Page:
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Ruth Orkin, Nanette Fabray, Set of The Band Wagon, Hollywood, 1952

Ruth Orkin, Nanette Fabray, Set of The Band Wagon, Hollywood, 1952

Ruth Orkin grew up in Hollywood; her mother was a silent-screen actress, and she began taking pictures at age 10 with a 39-cent Univex. She worked briefly at MGM with the idea of becoming a filmmaker, but left when she found out women were barred from joining the cinematographers’ union.

After moving to New York City in 1943, she began working as a freelance photographer, shooting for Look, Life, Ladies’ Home Journal and The New York Times. Her best-known photo, “American Girl in Italy,” published as part of a series that ran in Cosmopolitan magazine in 1952, was not without controversy. (The picture was not in fact pure reportage of a spontaneous moment, but instead was staged to illustrate the leers that she, and other women, faced traveling alone.)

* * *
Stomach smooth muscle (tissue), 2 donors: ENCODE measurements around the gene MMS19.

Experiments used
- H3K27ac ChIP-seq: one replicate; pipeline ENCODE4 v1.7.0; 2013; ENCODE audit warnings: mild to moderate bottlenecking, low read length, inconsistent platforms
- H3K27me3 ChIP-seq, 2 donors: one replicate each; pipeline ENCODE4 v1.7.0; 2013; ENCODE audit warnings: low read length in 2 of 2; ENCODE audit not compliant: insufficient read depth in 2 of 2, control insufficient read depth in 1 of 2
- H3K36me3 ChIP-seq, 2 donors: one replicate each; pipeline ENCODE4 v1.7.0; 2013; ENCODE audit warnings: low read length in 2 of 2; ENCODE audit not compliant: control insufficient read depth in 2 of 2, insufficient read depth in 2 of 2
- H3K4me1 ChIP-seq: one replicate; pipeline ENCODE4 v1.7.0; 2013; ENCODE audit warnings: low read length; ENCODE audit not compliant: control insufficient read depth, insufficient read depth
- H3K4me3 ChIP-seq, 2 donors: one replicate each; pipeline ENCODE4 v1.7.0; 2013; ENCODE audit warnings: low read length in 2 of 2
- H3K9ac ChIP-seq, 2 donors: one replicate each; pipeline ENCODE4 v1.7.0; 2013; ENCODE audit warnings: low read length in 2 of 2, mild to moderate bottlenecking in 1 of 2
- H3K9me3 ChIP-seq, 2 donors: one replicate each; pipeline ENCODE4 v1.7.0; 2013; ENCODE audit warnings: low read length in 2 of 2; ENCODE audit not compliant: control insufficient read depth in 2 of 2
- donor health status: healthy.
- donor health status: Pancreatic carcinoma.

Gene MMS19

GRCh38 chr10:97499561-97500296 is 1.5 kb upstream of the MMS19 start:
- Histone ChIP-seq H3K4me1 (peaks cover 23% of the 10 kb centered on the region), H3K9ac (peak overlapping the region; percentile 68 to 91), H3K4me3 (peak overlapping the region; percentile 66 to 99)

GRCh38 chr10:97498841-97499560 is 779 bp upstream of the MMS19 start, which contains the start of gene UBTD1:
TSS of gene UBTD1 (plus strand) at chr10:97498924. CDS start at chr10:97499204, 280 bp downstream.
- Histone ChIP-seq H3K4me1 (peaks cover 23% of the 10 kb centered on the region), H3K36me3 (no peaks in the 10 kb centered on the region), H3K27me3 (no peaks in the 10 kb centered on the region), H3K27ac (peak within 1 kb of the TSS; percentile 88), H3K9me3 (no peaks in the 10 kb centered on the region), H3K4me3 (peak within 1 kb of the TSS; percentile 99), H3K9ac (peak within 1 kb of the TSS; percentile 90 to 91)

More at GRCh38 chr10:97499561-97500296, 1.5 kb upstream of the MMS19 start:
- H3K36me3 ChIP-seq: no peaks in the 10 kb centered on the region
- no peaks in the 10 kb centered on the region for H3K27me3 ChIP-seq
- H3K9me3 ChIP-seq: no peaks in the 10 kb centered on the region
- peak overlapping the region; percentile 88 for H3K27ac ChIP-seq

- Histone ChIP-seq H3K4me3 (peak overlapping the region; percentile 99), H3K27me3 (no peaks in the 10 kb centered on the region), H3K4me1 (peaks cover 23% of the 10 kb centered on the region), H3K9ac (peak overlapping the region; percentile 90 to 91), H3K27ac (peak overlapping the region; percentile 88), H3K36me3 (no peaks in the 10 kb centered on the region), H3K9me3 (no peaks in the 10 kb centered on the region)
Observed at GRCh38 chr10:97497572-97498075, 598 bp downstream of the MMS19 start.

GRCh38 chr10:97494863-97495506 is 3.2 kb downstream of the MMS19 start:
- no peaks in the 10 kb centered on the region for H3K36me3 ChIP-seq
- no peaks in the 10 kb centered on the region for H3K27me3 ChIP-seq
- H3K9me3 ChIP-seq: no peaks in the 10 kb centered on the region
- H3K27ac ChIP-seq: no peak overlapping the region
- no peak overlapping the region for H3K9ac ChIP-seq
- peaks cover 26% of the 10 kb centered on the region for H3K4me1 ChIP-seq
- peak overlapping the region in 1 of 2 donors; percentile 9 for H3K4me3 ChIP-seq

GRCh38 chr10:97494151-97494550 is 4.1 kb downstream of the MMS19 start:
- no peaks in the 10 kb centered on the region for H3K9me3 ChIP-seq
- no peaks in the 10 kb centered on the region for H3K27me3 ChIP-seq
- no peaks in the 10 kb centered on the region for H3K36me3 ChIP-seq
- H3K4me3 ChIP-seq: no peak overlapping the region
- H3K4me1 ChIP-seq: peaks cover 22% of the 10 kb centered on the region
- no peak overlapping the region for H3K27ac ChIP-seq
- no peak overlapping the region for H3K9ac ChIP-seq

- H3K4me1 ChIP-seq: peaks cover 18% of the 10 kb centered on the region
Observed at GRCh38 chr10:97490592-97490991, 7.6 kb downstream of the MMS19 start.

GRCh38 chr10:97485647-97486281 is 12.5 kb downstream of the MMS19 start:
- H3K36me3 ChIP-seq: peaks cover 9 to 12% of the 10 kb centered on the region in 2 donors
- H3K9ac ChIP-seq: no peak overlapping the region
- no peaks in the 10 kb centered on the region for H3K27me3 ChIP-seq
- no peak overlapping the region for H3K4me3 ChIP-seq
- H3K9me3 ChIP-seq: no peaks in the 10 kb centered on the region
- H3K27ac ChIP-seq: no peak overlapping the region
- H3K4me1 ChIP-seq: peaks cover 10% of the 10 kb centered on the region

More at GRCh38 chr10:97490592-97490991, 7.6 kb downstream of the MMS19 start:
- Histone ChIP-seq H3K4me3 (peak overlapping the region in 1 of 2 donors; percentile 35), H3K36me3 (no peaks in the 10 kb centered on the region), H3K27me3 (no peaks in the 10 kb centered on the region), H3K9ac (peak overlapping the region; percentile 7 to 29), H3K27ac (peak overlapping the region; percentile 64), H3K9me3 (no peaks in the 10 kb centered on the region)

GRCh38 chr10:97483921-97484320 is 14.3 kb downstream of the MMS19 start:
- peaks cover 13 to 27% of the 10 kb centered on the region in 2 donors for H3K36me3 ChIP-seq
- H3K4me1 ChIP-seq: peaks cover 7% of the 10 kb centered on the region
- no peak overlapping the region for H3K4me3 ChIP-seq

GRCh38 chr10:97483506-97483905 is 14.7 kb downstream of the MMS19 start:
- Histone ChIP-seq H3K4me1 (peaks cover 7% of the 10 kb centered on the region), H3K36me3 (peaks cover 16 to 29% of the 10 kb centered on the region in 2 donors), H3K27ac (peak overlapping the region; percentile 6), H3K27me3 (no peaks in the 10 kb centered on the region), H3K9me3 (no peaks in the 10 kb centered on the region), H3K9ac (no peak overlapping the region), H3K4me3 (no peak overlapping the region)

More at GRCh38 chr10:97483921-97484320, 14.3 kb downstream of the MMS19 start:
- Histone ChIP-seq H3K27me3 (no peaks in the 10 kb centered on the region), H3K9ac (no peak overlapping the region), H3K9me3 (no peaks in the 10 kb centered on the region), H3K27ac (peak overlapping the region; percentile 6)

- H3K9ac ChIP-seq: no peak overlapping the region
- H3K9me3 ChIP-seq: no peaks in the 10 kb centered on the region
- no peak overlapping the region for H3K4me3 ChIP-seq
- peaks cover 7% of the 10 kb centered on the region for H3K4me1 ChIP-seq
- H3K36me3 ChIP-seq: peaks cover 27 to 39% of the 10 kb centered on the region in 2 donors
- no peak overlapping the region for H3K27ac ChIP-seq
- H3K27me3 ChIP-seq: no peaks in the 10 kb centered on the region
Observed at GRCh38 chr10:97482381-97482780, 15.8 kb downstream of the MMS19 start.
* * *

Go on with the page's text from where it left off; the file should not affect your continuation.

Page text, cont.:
In “Ruth Orkin: Women,” we see photos both posed and candid. One intimate series from late-1940s New York shows women under dryers and in curlers, smoking, reading and chatting in beauty parlors. Another that she pitched to Glamour magazine, “Who Works Harder?,” comparing the lives of stay-at-home moms and women who had outside careers, was a disappointment, however: It’s “great to teach a young woman how many hours it takes to be a mother and a houseworker,” she wrote in notes for an unpublished memoir in 1984, “but they ran the pictures so small it could hardly make any impact.” Here, they are shown in their full glory, along with lively behind-the-scenes candid shots of celebrities, and pictures of all kinds of women captured in ordinary moments when no one seems to be looking.

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